For the spot assay on Nutrient media agar, we mixed D. discoideum cells (250 to 2500) as described, with 100 μl of overnight bacterial culture in Nutrient media, and spotted 10 μL on Nutrient media agar plates, and scored for growth phenotype over 5 days while keeping plate in a humid chamber.
For growth curves of D. discoideum on bacteria, we mixed 1×107 D. discoideum cells into 2 ml of the thick bacterial culture, spread the suspension evenly on buffered agar and let it dry on level surface (even distribution of mixture on plate is crucial). We then transferred to a humid chamber to prevent agar from further drying. We counted the amoebae present in one “plug” of agar taken by plunging the wide end of the Pasteur pipette (0.2 cm in diameter) into the agar plate and removing the agar disk along with the surface contents. The plug was transferred to 0.33–1 ml of buffer (volume determined empirically to get a count of 20–200 amoebae in each 0.1-μl aliquot, mixture was diluted further if cell count exceeded 200) in a 2 ml Eppendorf tube, vortexed and shaken vigorously until the amoebae cells were dissociated completely from the agar and the bacteria, and cells were then counted in a hemocytometer.
For growth curve of D. discoideum on HL5 axenic medium, we inoculated 5×104 cells/ml into a shaking culture of HL5 media, and counted cells on a hemocytometer.
1–3×107 wild type or mutant D. discoideum cells were mixed with 2 ml of a thick bacterial culture as mentioned above (slow growing mutants were mixed at higher density), and spread evenly on a 10-cm petri plate of buffered agar. After 14–16 hours, amoebae and bacteria were harvested and resuspended in ice-cold mSor buffer to wash away bacteria by low centrifugation (200×g at 4°C). Supernatant with bacteria was discarded. This procedure was repeated 2–4 times until no visible bacteria were detected in supernatant. 2.5×107 washed amoebae cells were immediately lysed in TRIZOL reagent, and total RNA was prepared according to the manufacturer’s protocol (Invitrogen by Life Technologies).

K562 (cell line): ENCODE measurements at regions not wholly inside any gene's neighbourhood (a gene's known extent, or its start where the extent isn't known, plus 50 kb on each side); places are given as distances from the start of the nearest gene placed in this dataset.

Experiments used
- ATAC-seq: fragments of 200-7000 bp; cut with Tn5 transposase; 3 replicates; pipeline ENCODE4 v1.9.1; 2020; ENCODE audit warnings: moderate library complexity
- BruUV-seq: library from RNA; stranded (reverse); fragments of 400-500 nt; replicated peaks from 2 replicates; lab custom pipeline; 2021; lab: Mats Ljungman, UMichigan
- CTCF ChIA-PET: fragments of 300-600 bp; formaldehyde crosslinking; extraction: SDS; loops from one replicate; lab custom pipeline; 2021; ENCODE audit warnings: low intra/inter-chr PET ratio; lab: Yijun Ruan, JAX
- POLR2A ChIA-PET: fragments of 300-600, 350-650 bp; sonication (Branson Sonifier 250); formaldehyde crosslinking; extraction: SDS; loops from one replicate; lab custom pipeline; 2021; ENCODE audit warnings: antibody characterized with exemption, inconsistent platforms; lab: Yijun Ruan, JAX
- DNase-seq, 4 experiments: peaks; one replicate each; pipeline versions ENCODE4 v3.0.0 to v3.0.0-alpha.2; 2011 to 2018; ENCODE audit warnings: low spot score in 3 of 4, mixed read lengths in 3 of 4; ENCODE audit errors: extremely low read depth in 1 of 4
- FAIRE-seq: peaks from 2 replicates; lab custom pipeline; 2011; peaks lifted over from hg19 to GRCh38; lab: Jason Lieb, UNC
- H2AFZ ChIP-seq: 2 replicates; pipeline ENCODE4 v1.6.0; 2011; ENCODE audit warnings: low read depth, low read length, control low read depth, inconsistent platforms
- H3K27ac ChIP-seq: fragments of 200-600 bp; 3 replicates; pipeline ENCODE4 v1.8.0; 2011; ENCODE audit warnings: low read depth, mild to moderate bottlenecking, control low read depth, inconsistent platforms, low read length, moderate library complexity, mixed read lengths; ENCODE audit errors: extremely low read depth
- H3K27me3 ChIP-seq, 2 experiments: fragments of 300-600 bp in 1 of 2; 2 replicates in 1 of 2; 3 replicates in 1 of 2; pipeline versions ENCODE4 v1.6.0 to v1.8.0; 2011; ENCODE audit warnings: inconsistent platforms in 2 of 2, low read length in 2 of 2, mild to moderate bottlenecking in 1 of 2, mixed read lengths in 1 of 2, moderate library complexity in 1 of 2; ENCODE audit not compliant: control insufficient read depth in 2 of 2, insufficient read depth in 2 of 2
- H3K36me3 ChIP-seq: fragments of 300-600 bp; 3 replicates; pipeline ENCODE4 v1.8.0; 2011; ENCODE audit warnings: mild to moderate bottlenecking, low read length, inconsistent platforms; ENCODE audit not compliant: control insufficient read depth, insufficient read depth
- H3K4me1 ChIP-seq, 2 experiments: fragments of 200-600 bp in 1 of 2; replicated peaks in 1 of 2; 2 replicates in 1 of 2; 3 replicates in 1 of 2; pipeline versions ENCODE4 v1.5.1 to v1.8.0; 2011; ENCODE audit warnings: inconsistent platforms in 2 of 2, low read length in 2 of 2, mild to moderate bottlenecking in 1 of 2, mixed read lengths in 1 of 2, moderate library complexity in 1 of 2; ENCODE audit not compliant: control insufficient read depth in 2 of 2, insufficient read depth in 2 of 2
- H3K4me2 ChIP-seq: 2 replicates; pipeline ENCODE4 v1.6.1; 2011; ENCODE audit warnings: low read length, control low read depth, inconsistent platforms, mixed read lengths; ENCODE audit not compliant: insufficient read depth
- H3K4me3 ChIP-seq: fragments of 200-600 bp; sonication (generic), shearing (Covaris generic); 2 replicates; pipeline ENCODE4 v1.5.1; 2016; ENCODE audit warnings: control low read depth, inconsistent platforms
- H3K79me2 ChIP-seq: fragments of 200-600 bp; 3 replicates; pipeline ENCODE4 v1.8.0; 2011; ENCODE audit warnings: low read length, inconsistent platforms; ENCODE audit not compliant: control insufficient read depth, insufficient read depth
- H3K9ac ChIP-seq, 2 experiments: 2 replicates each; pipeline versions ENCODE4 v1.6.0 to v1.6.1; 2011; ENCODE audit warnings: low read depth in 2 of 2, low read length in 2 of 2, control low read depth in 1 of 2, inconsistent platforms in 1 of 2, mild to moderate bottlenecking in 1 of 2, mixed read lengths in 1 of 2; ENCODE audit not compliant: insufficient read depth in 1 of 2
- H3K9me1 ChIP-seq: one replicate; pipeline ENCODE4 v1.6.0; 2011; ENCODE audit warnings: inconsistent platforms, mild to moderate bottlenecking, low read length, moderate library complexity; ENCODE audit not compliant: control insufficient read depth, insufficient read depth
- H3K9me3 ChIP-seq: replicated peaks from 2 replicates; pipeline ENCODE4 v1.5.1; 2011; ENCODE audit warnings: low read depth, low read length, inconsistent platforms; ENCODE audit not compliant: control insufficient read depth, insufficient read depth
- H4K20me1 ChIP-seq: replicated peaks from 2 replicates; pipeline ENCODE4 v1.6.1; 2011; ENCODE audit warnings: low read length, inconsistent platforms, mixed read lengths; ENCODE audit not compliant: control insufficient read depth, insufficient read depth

To prepare cDNA libraries, we processed 20 μg of total RNA through one round of poly-A selection, RNA fragmentation, first-strand and second-strand cDNA synthesis, carried out according to Parikh et al. . Two biological replicates were analyzed for each condition. We sequenced the cDNA libraries (read length = 35 bases) on a high-throughput Illumina Genome Analyzer II using the manufacturer’s recommended pipeline (versions 1.2 and 1.3). The resulting FASTQ files were mapped using the short-read alignment software bowtie (version 0.12.7, 64-bit)  allowing only for single hits (-m 1) and trimming unmapped reads up to 10bp iteratively by 2bp. The mapping procedure was similar to that explained in Parikh et al  and the data is maintained on the PIPAx server (http://pipa.biolab.si). Raw abundance level of a transcript is defined as the sum of all the reads that uniquely map to that transcript. In order to compare transcript abundance between different bacterial growth conditions, we normalized raw abundance values to account for differences in total number of mapable reads obtained with each RNA-seq run and differences in mapable gene length as described in Parikh et al. .